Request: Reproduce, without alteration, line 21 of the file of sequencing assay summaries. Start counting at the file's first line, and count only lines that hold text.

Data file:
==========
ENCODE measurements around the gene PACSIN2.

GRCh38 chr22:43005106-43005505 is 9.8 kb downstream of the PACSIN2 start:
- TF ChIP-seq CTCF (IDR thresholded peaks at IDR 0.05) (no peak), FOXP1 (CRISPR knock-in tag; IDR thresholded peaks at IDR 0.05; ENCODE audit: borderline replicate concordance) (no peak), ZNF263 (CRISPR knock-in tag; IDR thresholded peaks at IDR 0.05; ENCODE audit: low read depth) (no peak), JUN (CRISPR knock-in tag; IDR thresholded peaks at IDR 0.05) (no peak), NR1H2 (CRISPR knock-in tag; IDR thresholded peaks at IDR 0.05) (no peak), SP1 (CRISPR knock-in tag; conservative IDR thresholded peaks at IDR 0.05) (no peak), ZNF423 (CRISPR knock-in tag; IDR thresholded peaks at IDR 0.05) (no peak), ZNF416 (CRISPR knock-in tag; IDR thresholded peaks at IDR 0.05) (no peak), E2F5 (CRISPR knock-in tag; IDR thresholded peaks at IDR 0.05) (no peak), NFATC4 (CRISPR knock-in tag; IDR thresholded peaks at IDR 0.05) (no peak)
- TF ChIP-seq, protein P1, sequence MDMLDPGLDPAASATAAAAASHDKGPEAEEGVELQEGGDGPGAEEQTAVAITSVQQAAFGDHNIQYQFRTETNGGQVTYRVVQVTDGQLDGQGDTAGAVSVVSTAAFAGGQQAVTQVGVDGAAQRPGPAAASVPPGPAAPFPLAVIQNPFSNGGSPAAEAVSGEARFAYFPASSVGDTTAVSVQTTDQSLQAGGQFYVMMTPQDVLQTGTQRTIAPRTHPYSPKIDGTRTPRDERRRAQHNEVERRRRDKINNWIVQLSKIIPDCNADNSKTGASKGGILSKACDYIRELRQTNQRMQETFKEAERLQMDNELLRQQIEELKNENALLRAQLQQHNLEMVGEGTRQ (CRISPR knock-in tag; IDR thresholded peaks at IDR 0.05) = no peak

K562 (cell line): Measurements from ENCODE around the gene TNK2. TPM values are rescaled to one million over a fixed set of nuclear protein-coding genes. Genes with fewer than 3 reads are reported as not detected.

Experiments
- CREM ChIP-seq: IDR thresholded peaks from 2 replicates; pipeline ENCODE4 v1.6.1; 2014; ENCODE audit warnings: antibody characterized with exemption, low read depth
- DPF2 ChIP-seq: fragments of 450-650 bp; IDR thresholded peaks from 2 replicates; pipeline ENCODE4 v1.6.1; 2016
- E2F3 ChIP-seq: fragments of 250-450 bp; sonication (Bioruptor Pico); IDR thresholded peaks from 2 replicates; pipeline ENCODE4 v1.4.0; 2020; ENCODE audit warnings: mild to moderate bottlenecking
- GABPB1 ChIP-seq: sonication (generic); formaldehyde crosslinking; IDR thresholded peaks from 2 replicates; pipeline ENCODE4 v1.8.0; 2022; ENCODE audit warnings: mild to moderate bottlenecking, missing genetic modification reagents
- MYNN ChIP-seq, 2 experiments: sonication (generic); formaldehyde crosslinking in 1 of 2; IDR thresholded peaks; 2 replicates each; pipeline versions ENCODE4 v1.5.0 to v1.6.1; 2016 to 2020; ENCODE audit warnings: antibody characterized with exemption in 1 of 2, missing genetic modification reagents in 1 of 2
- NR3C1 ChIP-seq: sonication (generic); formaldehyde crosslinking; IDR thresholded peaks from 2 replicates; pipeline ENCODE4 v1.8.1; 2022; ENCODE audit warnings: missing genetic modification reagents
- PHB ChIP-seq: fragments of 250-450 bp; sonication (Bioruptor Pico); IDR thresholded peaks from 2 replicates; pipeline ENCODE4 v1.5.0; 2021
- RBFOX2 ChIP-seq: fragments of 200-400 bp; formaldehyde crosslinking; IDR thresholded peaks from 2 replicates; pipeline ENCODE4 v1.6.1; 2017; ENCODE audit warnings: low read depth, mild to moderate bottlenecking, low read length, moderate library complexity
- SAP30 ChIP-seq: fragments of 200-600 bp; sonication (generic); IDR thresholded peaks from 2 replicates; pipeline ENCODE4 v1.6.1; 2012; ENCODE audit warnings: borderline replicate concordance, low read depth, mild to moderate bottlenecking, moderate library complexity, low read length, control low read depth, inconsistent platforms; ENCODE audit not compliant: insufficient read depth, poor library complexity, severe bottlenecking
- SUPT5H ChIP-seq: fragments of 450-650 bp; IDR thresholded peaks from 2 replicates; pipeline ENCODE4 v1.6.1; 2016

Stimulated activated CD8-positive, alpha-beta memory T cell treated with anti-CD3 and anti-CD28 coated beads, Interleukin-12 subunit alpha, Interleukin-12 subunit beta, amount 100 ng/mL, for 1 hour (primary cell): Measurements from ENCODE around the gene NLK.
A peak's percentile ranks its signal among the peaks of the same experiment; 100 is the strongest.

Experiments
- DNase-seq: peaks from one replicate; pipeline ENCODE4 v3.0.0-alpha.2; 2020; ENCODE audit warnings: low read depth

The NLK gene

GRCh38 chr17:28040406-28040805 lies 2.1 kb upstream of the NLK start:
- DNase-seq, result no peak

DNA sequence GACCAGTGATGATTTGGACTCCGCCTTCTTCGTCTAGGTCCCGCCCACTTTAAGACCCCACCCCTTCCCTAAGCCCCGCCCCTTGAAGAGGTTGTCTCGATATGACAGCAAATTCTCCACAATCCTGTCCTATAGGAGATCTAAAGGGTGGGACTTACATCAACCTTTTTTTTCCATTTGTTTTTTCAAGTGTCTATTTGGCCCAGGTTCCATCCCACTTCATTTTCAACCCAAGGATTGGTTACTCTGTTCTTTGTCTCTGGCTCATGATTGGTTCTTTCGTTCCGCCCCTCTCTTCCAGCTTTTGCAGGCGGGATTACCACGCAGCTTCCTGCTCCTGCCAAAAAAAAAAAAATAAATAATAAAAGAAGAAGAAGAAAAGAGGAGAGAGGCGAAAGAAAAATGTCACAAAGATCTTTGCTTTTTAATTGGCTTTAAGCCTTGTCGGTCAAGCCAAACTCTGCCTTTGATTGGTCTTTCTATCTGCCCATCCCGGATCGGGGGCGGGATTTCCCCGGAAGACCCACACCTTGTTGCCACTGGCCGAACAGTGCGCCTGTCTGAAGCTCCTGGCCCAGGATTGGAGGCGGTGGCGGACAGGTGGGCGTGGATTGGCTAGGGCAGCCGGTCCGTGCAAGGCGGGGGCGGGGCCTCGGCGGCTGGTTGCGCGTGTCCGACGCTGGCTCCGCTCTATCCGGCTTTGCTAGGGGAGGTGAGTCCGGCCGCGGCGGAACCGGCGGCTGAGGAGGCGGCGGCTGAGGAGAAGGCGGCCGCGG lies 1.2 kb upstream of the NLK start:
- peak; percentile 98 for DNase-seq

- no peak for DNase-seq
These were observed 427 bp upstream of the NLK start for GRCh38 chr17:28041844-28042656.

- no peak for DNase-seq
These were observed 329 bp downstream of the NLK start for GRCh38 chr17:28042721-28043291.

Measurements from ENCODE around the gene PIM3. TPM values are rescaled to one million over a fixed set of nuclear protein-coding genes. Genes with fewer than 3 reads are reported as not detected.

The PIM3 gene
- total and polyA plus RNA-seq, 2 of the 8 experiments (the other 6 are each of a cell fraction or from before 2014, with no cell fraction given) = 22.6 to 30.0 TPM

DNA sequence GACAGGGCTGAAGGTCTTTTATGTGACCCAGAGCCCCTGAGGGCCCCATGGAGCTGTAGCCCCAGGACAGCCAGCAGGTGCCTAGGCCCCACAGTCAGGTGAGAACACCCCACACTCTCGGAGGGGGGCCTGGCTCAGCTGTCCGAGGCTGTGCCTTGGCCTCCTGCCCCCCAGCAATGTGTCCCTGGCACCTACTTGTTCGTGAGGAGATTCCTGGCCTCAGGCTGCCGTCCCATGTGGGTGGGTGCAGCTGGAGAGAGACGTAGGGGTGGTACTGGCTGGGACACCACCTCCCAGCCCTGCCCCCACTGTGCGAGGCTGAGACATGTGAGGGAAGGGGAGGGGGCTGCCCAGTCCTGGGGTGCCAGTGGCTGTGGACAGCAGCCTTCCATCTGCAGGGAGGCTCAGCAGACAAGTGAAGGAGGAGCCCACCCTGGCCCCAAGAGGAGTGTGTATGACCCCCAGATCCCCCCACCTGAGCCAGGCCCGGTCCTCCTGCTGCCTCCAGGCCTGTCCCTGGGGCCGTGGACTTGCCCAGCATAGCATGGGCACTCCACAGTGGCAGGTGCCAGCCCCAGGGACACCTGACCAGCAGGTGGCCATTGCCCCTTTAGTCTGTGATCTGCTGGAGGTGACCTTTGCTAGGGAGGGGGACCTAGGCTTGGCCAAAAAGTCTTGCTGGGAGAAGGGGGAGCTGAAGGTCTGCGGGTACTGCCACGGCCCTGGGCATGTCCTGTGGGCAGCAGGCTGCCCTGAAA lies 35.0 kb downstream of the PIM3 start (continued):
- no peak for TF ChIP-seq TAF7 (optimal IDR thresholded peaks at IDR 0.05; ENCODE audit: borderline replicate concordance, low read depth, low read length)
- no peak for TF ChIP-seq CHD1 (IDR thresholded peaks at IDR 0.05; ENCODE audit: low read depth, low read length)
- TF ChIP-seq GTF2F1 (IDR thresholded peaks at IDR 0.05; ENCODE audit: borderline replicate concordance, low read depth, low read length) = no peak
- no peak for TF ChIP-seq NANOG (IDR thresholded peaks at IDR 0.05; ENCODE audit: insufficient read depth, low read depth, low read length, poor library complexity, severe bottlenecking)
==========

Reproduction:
The NLK gene